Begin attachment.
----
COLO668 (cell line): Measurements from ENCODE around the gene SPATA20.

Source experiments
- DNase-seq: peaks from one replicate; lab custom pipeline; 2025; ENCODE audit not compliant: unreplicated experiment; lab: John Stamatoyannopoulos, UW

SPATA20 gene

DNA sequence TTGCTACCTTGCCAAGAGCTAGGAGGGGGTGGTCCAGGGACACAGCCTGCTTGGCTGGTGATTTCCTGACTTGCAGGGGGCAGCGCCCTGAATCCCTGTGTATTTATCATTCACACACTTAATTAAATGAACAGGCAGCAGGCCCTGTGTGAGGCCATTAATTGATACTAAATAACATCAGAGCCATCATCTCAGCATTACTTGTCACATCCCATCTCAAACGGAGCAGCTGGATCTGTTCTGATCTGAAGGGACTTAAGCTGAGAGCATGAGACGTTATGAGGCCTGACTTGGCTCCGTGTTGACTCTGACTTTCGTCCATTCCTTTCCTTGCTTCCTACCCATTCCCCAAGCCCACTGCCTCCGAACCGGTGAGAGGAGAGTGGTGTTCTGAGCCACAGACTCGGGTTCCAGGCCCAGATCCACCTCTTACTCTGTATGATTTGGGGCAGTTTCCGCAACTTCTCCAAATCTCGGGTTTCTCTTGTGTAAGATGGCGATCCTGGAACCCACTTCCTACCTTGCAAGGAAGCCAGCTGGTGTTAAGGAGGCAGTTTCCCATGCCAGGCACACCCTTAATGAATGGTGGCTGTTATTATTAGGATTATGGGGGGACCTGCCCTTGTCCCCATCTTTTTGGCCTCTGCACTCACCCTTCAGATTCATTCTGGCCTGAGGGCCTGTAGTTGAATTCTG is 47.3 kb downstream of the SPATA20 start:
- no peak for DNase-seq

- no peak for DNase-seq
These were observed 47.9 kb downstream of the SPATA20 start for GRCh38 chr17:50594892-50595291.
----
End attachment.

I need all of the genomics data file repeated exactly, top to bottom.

COLO668 (cell line): Measurements from ENCODE around the gene SPATA20.

Source experiments
- DNase-seq: peaks from one replicate; lab custom pipeline; 2025; ENCODE audit not compliant: unreplicated experiment; lab: John Stamatoyannopoulos, UW

SPATA20 gene

DNA sequence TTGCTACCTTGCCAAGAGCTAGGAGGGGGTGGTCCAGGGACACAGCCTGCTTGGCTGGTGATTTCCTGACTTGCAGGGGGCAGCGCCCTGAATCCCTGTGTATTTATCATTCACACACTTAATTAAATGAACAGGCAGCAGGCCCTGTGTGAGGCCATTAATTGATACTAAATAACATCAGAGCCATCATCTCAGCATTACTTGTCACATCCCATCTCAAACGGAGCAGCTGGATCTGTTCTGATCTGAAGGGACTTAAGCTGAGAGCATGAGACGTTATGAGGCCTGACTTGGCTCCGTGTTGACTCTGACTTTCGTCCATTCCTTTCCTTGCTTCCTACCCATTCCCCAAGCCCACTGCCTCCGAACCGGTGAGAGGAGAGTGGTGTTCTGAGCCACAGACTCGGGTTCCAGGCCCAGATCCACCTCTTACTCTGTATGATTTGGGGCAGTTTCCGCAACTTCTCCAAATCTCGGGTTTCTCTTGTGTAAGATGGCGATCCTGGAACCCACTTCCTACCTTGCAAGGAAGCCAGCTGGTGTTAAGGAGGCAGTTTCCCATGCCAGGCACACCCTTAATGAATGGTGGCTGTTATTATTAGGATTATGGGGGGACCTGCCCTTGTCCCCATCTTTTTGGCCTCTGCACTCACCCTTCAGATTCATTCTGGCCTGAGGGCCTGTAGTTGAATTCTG is 47.3 kb downstream of the SPATA20 start:
- no peak for DNase-seq

- no peak for DNase-seq
These were observed 47.9 kb downstream of the SPATA20 start for GRCh38 chr17:50594892-50595291.